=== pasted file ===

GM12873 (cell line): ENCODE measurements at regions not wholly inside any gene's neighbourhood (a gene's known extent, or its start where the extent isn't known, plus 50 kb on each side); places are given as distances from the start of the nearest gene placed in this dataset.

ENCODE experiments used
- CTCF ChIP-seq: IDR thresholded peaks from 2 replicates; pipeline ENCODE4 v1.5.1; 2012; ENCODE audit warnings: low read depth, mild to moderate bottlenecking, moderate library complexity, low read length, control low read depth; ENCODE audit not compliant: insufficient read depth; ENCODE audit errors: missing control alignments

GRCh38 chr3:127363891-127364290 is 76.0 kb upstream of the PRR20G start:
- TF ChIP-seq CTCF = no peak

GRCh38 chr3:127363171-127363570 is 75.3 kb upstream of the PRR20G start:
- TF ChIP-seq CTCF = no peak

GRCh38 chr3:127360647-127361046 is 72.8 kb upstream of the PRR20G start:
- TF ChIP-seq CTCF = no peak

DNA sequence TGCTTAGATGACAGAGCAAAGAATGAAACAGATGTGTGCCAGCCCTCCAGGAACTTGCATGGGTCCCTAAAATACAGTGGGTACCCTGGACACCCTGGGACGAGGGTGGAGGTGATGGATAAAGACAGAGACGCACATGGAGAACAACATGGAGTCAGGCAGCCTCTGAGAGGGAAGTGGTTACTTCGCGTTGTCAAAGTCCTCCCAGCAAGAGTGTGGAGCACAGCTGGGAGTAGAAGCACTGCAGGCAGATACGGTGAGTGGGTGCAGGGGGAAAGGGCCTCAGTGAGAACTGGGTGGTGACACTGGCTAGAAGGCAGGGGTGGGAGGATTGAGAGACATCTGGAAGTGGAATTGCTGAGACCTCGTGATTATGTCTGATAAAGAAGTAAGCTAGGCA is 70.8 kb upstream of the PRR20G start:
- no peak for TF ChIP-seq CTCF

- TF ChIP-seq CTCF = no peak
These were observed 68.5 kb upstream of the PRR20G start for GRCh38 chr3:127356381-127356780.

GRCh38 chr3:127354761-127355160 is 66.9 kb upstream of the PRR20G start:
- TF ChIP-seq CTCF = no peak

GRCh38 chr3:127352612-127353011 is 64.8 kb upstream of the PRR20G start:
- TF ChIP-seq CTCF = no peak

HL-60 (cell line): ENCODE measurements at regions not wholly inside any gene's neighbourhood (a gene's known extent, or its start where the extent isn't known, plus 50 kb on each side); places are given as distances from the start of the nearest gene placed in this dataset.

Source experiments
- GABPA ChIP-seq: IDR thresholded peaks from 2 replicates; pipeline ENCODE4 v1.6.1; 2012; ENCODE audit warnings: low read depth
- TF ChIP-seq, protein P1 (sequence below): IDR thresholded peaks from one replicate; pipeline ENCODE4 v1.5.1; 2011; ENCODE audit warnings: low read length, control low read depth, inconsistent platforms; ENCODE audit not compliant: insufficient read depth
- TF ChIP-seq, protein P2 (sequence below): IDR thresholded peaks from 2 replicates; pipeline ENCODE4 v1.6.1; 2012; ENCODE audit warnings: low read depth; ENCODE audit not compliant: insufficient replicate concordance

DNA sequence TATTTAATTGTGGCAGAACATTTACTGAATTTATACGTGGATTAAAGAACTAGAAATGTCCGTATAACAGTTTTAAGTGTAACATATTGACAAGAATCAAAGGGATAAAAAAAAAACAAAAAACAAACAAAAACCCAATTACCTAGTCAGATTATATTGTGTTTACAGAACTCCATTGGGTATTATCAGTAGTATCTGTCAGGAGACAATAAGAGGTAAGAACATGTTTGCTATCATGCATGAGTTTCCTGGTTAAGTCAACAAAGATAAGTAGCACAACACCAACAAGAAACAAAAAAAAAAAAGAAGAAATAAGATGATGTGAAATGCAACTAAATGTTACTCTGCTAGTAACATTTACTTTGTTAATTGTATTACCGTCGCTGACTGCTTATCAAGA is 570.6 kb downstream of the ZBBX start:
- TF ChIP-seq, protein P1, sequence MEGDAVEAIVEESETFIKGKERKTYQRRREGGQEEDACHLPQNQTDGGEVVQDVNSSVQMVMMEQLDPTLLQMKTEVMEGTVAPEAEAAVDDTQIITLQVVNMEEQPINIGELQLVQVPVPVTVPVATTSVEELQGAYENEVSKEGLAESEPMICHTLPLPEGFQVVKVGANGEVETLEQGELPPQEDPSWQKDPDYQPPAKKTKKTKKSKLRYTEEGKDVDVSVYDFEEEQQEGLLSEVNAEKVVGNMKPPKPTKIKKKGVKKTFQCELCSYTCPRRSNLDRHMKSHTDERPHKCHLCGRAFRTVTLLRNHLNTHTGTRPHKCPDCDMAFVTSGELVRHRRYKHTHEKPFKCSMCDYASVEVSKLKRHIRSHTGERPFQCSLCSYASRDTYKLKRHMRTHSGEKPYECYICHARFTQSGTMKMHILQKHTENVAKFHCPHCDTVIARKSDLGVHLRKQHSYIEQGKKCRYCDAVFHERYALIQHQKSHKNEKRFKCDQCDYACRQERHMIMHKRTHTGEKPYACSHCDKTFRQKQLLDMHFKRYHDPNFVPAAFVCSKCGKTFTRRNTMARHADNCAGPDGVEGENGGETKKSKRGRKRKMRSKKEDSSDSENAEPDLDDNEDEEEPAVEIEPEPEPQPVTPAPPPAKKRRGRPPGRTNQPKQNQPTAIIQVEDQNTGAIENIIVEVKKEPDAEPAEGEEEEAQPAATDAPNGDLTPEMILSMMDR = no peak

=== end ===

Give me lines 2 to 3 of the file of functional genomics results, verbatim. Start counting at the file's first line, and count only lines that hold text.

ENCODE experiments used
- CTCF ChIP-seq: IDR thresholded peaks from 2 replicates; pipeline ENCODE4 v1.5.1; 2012; ENCODE audit warnings: low read depth, mild to moderate bottlenecking, moderate library complexity, low read length, control low read depth; ENCODE audit not compliant: insufficient read depth; ENCODE audit errors: missing control alignments